by barbara on October 30, 2006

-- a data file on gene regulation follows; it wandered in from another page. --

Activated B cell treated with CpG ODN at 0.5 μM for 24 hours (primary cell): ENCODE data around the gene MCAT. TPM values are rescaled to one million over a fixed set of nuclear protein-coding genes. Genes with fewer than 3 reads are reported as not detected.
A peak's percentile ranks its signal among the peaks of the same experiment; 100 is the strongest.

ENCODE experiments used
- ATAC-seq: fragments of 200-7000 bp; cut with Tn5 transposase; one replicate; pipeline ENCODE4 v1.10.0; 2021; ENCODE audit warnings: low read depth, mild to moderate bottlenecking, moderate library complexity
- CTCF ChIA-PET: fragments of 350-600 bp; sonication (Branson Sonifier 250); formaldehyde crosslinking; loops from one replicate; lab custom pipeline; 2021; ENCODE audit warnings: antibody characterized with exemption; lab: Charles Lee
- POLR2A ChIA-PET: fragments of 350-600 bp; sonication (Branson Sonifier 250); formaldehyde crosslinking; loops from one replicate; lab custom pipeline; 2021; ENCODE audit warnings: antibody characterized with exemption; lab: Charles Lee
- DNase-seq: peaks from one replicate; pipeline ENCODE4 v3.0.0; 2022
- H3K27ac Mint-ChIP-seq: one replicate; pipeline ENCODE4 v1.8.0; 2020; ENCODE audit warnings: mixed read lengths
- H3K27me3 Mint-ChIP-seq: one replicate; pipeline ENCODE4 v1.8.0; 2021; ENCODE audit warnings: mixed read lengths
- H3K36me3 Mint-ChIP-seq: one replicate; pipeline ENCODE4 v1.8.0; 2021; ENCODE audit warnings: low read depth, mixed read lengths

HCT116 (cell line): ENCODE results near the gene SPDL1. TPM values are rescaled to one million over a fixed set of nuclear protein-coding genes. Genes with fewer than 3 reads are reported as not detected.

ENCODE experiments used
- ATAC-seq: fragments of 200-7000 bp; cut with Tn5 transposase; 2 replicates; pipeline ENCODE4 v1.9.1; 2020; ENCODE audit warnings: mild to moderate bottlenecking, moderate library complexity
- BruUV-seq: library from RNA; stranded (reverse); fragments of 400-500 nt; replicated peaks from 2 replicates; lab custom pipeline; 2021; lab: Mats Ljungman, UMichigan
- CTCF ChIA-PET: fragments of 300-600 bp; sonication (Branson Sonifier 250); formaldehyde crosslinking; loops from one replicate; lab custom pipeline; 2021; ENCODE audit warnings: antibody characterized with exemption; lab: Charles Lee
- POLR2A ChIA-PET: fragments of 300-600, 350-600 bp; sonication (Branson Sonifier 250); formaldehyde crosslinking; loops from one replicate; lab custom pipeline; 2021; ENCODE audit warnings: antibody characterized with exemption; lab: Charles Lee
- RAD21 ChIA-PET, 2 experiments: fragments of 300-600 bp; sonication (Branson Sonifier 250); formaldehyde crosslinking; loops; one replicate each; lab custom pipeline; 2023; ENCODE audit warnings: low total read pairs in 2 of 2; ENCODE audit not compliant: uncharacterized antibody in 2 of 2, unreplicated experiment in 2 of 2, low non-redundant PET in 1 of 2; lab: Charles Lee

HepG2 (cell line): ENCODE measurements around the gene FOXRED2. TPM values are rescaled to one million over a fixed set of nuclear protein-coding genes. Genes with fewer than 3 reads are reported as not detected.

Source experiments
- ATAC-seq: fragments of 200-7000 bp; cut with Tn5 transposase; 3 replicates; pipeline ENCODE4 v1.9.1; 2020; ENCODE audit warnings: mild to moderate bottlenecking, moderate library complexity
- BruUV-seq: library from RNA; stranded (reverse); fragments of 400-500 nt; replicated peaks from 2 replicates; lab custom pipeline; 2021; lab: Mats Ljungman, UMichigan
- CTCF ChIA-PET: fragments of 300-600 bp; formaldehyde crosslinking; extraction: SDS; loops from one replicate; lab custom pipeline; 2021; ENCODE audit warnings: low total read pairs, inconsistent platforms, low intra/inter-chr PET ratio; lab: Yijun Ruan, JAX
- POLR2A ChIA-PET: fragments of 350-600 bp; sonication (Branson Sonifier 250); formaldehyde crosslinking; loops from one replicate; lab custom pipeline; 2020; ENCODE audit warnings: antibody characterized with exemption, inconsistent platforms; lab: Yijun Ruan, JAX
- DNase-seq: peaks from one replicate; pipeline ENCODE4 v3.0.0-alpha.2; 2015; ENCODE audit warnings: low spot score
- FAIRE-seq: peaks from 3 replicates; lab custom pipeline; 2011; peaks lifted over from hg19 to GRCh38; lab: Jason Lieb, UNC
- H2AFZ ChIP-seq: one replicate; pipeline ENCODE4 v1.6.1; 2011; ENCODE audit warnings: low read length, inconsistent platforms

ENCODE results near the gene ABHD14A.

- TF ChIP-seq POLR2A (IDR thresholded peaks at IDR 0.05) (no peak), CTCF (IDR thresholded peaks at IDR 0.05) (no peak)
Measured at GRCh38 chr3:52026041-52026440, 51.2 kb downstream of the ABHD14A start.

Nemo is an interactive science museum in Amsterdam that proved to be my kid's favorite attraction in the Netherlands. Hands down. He loved it. And while the cost of the tickets can add up at 11.50 Euro a pop, you'll get plenty of bang for your buck if you spend the time you'll need to see everything. In fact, the adults will get tired long before the children. What type of exhibits are here? Exhibits that you can TOUCH. For instance, there was a room where a woman had supposedly met an untimely end. We were supposed to play the part of a modern "Sherlocke Holmes" and find DNA markers to compare to the suspects. Then we learned how DNA factors into the unique genetic identities of all living creatures. There was a water exhibit that showed how water in Amsterdam is purified. There was a giant interactive robot. And then there was an exhibit you'd probably only see at a children's museum in Amsterdam. Called "Let's Talk About Sex!", this was geared towards teens and pre-teens. You had to be 12 to enter. It proved to be nicely done... a sensitively scientific presentation for what can sometimes be a taboo subject. Most exhibits have both Dutch and English explanations, so you can choose the language you need. However, announcements -and some presentations- are done in Dutch only. While there are several places to grab food on the multiple floors of the museum, we had lunch at the cafe on the roof. The view up there is spectacular! It was a lovely day, and we enjoyed a piece of apple pie for dessert. Tip: Get to the museum as soon as it opens at 10am. We did this and had time to explore the first floor without much waiting before a long line formed in front of the ticket window. By the time we left in the afternoon, Nemo was quite crowded. It's VERY popular.